How did I come by the picture above? Did I run it through an "old photo" filter in the GIMP? Did I dig it out of some ancestor's steamer trunk in the attic? No, I took it in 1997 on Ektachrome Elite slide film.
I had just discovered the concept of travel, and gone on a month-long tour of California with friends. Naturally I had my good camera along, and a large tupperware container full of rolls of film. Alas, on day 3 of the trip I opened my knapsack while sitting on a rock next to this pond here, and the camera fell out. It took several bounces over the rocks and with a disheartening sploosh, sank into the murky depths. A few bubbles came up.
Hint: Don't do this.
The camera could not be reached from dry land. It was early in the morning and there was nobody around, so I could ignore the "no swimming" (and implied "no skinny dipping") sign and go in after it. One of my sneakers got away from me, bounced over the rocks, fell in the water, and floated away like a little boat.
It was actually lovely water to swim in, just the right temperature.
Green murky water ran out of the camera when I recovered it.
I had no camera for the rest of the trip. What a novel sensation, having to enjoy the scenery for its own sake rather than concentrating all the time on juggling 5 pounds of photo equipment and saving the experience for later by photographing it (but missing out on it in the present.)
Anyway, the first thing I did was rewind the camera and take the film out. Then I took off what could be taken off, being the battery, the lens, the back, the bottom cover, and the viewfinder focusing screen, and ran a great deal of clean tap water through it while putting it through its mechanical motions. It seemed to work, but then it jammed up and would not unjam. I let the camera and lens dry as best I could in the summer heat, then packed them away. I might have bought a new camera body, but the lens that took the bath was my 28mm, and the combined price for an Olympus OM1 and a decent 28mm lens on short notice in tourist California was more than I felt the trip's photos would be worth.
After I got back to Ottawa I started calling camera repair places. All said "throw it out." I was sentimentally attached to the camera however, so I finally got someone to look at it, and when the repair estimate came to $225 including tax for the camera and lens I went for it. A decent secondhand replacement body and lens of similar quality, bought in the stores, would have cost at least $350+tax. It seemed that the camera had suffered more damage from bouncing over the rocks (while in its leather case) than from the water; I was told the mirror box was cracked.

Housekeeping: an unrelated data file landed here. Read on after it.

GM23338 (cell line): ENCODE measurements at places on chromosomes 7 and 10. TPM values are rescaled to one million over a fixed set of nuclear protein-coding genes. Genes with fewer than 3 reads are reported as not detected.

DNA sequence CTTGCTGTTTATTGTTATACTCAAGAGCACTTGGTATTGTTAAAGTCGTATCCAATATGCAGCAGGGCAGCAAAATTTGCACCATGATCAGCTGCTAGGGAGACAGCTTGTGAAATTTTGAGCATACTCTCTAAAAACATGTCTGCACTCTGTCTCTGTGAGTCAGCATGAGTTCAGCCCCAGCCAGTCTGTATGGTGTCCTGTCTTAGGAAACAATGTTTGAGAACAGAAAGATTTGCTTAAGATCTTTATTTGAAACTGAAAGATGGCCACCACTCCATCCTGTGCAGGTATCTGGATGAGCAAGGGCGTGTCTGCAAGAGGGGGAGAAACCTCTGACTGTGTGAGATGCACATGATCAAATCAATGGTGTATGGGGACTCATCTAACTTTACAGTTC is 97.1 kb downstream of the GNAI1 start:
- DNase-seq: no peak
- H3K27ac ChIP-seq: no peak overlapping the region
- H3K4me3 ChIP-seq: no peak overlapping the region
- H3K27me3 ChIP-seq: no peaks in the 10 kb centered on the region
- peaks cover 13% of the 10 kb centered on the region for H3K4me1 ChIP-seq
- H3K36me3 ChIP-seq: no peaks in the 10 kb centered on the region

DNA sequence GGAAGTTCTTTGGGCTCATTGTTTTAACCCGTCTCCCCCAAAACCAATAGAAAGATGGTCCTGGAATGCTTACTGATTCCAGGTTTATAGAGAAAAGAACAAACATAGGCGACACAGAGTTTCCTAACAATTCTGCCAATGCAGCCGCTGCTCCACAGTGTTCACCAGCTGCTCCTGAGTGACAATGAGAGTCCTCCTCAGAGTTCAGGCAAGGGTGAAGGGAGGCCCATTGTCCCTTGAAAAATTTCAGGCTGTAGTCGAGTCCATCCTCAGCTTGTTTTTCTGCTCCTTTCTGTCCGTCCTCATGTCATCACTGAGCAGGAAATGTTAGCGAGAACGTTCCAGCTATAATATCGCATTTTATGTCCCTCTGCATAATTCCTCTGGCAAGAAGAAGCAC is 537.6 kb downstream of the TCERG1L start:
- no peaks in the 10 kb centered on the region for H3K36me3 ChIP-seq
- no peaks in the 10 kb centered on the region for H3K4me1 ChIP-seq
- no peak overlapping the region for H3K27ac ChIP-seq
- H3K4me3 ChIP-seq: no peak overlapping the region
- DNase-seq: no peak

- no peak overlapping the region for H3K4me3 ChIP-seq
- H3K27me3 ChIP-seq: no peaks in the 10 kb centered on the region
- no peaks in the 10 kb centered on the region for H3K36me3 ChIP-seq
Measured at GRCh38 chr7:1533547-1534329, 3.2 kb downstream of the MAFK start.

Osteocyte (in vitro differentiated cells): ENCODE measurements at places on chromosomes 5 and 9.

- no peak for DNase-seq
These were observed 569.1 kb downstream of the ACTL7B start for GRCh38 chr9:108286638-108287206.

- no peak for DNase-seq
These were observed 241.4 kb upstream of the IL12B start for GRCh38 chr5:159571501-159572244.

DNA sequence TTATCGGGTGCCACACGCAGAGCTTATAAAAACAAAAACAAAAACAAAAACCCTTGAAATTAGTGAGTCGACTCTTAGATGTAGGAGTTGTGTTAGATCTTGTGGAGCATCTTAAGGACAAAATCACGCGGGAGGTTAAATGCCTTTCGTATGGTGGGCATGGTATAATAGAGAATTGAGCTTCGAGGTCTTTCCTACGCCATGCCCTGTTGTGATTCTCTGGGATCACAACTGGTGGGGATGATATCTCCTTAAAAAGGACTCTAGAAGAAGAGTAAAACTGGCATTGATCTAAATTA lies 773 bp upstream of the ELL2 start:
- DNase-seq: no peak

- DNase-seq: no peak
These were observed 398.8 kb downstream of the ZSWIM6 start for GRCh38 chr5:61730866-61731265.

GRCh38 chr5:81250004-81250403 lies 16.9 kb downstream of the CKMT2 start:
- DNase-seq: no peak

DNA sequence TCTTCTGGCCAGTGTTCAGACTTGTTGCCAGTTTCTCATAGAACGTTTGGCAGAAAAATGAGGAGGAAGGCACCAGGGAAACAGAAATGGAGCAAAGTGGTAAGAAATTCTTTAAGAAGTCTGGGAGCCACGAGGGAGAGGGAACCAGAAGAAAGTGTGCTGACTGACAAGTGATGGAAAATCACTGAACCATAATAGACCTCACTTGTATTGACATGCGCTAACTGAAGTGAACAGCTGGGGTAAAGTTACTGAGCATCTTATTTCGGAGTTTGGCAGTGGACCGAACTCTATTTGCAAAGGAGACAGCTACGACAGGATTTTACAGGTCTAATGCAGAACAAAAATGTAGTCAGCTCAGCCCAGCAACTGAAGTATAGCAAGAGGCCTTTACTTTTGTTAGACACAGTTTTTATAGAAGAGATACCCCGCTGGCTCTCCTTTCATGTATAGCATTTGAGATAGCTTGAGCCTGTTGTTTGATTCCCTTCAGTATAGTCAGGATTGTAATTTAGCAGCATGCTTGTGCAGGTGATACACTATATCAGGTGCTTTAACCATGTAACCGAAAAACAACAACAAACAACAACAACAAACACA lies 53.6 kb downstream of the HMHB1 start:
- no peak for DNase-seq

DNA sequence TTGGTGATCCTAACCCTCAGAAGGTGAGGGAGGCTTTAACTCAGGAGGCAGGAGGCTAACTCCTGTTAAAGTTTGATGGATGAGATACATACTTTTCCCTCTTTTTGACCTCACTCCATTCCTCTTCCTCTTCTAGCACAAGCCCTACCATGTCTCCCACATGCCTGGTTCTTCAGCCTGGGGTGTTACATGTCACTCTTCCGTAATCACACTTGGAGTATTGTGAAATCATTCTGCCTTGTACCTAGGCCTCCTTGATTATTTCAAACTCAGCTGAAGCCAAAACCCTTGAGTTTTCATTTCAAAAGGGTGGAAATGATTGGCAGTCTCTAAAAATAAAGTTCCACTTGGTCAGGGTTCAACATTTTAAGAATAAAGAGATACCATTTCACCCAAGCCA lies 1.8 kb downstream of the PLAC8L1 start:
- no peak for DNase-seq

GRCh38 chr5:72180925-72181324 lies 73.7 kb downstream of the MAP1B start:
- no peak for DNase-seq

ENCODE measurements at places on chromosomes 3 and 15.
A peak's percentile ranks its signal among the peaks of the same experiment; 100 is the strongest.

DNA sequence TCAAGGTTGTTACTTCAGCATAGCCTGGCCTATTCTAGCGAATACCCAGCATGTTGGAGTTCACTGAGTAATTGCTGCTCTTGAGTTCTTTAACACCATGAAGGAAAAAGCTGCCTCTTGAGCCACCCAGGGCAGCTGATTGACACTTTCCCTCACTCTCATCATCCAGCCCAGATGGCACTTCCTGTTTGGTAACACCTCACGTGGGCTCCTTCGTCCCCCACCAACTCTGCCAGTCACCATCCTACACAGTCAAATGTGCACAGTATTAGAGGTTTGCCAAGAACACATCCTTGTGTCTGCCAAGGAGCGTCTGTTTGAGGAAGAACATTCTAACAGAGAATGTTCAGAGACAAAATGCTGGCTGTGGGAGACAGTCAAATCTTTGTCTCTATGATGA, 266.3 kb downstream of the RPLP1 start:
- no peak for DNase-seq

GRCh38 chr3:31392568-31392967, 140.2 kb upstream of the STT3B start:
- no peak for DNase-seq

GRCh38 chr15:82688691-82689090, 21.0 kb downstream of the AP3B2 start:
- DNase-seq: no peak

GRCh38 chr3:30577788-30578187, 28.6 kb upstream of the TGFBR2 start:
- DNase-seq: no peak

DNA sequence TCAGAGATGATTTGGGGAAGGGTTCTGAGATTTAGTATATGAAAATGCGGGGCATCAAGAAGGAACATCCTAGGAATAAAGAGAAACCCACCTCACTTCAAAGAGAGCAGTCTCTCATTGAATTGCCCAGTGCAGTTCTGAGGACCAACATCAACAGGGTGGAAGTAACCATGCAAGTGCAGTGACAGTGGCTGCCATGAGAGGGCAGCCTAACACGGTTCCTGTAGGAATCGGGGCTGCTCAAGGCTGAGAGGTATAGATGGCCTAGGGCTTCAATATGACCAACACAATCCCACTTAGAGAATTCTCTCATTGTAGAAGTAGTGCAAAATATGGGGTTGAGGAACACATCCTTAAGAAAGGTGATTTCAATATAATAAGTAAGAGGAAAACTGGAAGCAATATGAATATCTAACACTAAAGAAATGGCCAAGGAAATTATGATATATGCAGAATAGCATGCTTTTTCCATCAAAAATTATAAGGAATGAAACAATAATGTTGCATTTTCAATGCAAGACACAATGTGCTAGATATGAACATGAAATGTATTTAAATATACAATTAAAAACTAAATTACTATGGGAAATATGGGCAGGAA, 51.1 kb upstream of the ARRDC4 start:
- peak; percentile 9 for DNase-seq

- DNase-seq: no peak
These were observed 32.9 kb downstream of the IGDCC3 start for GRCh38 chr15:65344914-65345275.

When I got it back, the shutter speeds weren't right. When I got it back the second time it seemed to work but then it turned out to have a light leak so I had to take it back again. It has since developed weirdness in the slowest two shutter speeds, and the light meter needle sometimes gets a little bit stuck so an exposure error can result if I don't watch for it. I have, however, taken over two hundred pictures with it since and they came out OK, so maybe this camera will still last me to the end of the film photography era.
Knowing what I know now, if I was going through this again, I would not have the camera repaired. It will never be the same as before.
Oh yes, about the film. Nobody would touch it when told where it had been, and I didn't want to lie to anybody, maybe they were right and it would pollute their chemicals and ruin other people's films. So I finally tried some black-and-white chemicals that I had around, just to see what would happen.
The developer came out bright orange. The film came out a semi-opaque green colour with very faint monochrome negatives -- you can barely see them. The HP PhotoSmart scanner pulls the pictures off as low-contrast sepia-toned positives, with a charming "old photo" look to them, which is partly lost when converting to straight monochrome and tinkering with the contrast, as with the picture at the top of this page.
Oddly, among all the faint negatives there is one that is much denser than the rest. Here is the picture, just as the PhotoSmart software saved it. The shadow detail is almost as good as with real black-and-white film. I must have really overexposed this picture.
These pictures are of the Point Reyes Light Station north of San Francisco.
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